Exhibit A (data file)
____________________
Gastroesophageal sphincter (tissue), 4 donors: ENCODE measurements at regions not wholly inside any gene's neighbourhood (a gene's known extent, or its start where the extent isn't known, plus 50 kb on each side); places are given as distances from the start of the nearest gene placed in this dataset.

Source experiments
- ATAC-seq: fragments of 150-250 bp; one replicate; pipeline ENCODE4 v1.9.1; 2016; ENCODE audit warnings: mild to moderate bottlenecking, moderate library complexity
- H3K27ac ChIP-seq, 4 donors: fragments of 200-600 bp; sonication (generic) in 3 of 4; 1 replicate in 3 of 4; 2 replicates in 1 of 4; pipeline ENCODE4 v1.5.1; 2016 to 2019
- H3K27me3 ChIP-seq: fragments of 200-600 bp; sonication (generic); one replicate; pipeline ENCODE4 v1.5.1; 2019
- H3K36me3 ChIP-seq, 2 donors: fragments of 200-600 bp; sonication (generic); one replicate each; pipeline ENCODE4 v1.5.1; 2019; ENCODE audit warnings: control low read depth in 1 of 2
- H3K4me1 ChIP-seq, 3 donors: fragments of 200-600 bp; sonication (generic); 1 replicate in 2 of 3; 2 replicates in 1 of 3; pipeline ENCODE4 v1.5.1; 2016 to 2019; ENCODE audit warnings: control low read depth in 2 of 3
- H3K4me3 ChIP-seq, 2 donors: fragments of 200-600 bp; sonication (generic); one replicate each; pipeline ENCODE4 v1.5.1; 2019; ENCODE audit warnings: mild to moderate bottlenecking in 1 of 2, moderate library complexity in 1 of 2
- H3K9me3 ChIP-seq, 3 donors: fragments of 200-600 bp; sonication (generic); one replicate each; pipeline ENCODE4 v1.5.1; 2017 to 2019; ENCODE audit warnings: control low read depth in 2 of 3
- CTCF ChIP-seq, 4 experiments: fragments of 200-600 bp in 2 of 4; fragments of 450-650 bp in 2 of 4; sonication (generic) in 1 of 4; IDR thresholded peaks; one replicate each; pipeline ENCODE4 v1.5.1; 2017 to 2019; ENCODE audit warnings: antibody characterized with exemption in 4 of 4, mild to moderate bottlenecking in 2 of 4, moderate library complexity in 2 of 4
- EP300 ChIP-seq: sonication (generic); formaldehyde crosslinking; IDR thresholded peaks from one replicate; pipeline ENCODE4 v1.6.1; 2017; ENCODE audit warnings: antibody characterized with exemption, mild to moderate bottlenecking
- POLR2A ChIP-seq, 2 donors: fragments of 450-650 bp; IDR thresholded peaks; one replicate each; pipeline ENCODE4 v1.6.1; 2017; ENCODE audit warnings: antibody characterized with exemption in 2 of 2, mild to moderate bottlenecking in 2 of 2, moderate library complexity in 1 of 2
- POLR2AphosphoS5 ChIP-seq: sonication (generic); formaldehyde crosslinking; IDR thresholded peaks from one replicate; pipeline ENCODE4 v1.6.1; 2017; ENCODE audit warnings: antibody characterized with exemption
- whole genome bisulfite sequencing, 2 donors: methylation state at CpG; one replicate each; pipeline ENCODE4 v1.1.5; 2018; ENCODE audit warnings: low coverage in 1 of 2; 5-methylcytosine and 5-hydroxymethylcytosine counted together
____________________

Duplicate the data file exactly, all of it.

Gastroesophageal sphincter (tissue), 4 donors: ENCODE measurements at regions not wholly inside any gene's neighbourhood (a gene's known extent, or its start where the extent isn't known, plus 50 kb on each side); places are given as distances from the start of the nearest gene placed in this dataset.

Source experiments
- ATAC-seq: fragments of 150-250 bp; one replicate; pipeline ENCODE4 v1.9.1; 2016; ENCODE audit warnings: mild to moderate bottlenecking, moderate library complexity
- H3K27ac ChIP-seq, 4 donors: fragments of 200-600 bp; sonication (generic) in 3 of 4; 1 replicate in 3 of 4; 2 replicates in 1 of 4; pipeline ENCODE4 v1.5.1; 2016 to 2019
- H3K27me3 ChIP-seq: fragments of 200-600 bp; sonication (generic); one replicate; pipeline ENCODE4 v1.5.1; 2019
- H3K36me3 ChIP-seq, 2 donors: fragments of 200-600 bp; sonication (generic); one replicate each; pipeline ENCODE4 v1.5.1; 2019; ENCODE audit warnings: control low read depth in 1 of 2
- H3K4me1 ChIP-seq, 3 donors: fragments of 200-600 bp; sonication (generic); 1 replicate in 2 of 3; 2 replicates in 1 of 3; pipeline ENCODE4 v1.5.1; 2016 to 2019; ENCODE audit warnings: control low read depth in 2 of 3
- H3K4me3 ChIP-seq, 2 donors: fragments of 200-600 bp; sonication (generic); one replicate each; pipeline ENCODE4 v1.5.1; 2019; ENCODE audit warnings: mild to moderate bottlenecking in 1 of 2, moderate library complexity in 1 of 2
- H3K9me3 ChIP-seq, 3 donors: fragments of 200-600 bp; sonication (generic); one replicate each; pipeline ENCODE4 v1.5.1; 2017 to 2019; ENCODE audit warnings: control low read depth in 2 of 3
- CTCF ChIP-seq, 4 experiments: fragments of 200-600 bp in 2 of 4; fragments of 450-650 bp in 2 of 4; sonication (generic) in 1 of 4; IDR thresholded peaks; one replicate each; pipeline ENCODE4 v1.5.1; 2017 to 2019; ENCODE audit warnings: antibody characterized with exemption in 4 of 4, mild to moderate bottlenecking in 2 of 4, moderate library complexity in 2 of 4
- EP300 ChIP-seq: sonication (generic); formaldehyde crosslinking; IDR thresholded peaks from one replicate; pipeline ENCODE4 v1.6.1; 2017; ENCODE audit warnings: antibody characterized with exemption, mild to moderate bottlenecking
- POLR2A ChIP-seq, 2 donors: fragments of 450-650 bp; IDR thresholded peaks; one replicate each; pipeline ENCODE4 v1.6.1; 2017; ENCODE audit warnings: antibody characterized with exemption in 2 of 2, mild to moderate bottlenecking in 2 of 2, moderate library complexity in 1 of 2
- POLR2AphosphoS5 ChIP-seq: sonication (generic); formaldehyde crosslinking; IDR thresholded peaks from one replicate; pipeline ENCODE4 v1.6.1; 2017; ENCODE audit warnings: antibody characterized with exemption
- whole genome bisulfite sequencing, 2 donors: methylation state at CpG; one replicate each; pipeline ENCODE4 v1.1.5; 2018; ENCODE audit warnings: low coverage in 1 of 2; 5-methylcytosine and 5-hydroxymethylcytosine counted together